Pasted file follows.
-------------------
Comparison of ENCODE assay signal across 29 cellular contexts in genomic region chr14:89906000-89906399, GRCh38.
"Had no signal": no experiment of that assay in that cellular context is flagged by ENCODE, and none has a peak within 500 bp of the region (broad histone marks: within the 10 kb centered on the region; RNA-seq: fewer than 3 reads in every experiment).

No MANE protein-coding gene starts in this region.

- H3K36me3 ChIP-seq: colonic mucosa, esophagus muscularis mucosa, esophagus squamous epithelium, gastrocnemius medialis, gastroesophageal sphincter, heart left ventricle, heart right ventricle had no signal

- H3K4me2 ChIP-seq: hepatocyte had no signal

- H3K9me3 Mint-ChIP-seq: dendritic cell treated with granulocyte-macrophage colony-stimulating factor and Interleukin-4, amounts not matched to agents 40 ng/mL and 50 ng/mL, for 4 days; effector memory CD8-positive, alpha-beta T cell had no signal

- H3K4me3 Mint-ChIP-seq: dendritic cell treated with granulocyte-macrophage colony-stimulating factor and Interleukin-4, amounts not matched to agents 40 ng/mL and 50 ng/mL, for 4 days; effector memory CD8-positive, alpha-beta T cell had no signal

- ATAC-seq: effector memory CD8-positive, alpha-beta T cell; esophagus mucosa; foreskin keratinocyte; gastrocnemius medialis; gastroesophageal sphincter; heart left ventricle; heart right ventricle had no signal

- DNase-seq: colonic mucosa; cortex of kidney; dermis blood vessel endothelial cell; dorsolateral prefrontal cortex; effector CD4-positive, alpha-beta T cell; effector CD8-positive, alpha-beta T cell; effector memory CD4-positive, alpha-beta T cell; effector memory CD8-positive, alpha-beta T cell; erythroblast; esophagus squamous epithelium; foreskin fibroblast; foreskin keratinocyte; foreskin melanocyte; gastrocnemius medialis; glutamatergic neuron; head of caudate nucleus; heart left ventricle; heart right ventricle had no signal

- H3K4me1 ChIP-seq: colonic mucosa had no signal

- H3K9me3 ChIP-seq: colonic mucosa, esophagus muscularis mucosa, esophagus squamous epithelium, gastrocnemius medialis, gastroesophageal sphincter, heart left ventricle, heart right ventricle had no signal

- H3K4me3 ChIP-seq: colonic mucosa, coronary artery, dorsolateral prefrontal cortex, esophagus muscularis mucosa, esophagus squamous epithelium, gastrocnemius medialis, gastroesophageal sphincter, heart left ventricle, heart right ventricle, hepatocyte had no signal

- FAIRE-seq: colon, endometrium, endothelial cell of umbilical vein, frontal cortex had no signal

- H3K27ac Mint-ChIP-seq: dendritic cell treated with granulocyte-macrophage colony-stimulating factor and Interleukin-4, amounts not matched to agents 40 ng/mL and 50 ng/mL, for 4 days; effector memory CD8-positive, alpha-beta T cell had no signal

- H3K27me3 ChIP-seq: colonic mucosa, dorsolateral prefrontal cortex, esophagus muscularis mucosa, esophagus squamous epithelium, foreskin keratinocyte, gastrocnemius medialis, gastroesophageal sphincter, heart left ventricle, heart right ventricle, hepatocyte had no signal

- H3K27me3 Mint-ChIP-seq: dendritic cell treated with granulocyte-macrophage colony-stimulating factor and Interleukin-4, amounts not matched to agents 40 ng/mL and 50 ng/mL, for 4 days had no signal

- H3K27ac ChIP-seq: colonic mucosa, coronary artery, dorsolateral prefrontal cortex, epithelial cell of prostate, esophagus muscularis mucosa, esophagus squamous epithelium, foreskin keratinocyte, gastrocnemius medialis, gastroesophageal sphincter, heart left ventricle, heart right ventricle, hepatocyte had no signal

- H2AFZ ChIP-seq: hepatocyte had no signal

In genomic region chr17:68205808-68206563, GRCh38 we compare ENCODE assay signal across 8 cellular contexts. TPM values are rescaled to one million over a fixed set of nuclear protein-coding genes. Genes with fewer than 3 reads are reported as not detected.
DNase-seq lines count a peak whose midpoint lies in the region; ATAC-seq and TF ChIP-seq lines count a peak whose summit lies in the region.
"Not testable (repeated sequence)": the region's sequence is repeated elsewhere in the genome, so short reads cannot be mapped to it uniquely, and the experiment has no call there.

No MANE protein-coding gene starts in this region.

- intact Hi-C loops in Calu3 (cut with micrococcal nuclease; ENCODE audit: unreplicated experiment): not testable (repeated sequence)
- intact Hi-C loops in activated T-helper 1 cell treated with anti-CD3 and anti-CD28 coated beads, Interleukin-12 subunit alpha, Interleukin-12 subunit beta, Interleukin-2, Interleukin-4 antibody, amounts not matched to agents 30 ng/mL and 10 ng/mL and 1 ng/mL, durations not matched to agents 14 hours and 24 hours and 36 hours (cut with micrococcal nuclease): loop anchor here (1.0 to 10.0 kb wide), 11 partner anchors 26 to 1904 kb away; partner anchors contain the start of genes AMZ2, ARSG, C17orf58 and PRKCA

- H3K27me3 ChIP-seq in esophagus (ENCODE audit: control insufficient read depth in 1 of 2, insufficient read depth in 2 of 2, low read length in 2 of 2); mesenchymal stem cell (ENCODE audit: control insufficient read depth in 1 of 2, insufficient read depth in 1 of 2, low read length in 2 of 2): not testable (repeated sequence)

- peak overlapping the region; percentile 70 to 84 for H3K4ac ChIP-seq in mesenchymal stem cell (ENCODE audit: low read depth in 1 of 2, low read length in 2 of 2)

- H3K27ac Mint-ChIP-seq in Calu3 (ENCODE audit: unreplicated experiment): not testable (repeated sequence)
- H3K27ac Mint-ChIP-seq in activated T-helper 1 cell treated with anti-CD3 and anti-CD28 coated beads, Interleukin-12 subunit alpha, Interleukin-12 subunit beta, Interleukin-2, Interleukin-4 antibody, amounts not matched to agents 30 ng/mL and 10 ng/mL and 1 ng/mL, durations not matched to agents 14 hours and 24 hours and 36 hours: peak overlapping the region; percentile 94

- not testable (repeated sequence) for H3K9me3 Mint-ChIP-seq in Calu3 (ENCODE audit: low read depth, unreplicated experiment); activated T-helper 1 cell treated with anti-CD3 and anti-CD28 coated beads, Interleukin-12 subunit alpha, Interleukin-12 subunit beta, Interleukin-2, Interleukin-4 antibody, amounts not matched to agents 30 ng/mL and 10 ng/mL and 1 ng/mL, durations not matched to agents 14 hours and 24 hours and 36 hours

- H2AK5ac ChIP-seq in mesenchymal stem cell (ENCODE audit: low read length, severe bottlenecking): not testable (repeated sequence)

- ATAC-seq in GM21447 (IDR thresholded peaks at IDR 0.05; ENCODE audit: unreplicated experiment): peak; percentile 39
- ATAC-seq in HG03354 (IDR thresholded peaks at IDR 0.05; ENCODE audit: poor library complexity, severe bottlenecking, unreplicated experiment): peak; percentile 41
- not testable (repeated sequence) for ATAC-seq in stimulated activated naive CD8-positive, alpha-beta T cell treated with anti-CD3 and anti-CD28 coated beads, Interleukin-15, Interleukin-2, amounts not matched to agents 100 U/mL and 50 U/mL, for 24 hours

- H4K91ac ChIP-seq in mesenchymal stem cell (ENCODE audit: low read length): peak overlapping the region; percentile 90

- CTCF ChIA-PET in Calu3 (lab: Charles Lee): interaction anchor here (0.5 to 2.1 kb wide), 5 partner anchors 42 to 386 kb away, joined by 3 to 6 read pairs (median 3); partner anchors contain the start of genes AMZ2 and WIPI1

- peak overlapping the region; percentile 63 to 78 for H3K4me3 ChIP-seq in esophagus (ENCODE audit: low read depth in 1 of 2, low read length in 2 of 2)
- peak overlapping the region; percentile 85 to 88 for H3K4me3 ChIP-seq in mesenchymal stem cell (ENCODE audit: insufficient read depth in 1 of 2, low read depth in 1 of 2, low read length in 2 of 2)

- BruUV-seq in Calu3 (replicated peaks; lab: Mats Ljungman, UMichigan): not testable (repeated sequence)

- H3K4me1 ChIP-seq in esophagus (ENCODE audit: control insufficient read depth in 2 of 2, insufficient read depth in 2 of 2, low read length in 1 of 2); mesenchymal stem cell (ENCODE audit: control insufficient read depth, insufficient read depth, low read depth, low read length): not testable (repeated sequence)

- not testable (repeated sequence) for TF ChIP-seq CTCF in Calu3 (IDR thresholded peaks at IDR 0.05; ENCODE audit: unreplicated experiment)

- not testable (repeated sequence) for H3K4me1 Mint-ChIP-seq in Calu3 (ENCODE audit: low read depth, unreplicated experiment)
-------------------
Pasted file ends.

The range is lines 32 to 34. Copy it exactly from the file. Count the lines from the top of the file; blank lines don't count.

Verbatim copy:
- ATAC-seq in HG03354 (IDR thresholded peaks at IDR 0.05; ENCODE audit: poor library complexity, severe bottlenecking, unreplicated experiment): peak; percentile 41
- not testable (repeated sequence) for ATAC-seq in stimulated activated naive CD8-positive, alpha-beta T cell treated with anti-CD3 and anti-CD28 coated beads, Interleukin-15, Interleukin-2, amounts not matched to agents 100 U/mL and 50 U/mL, for 24 hours

- H4K91ac ChIP-seq in mesenchymal stem cell (ENCODE audit: low read length): peak overlapping the region; percentile 90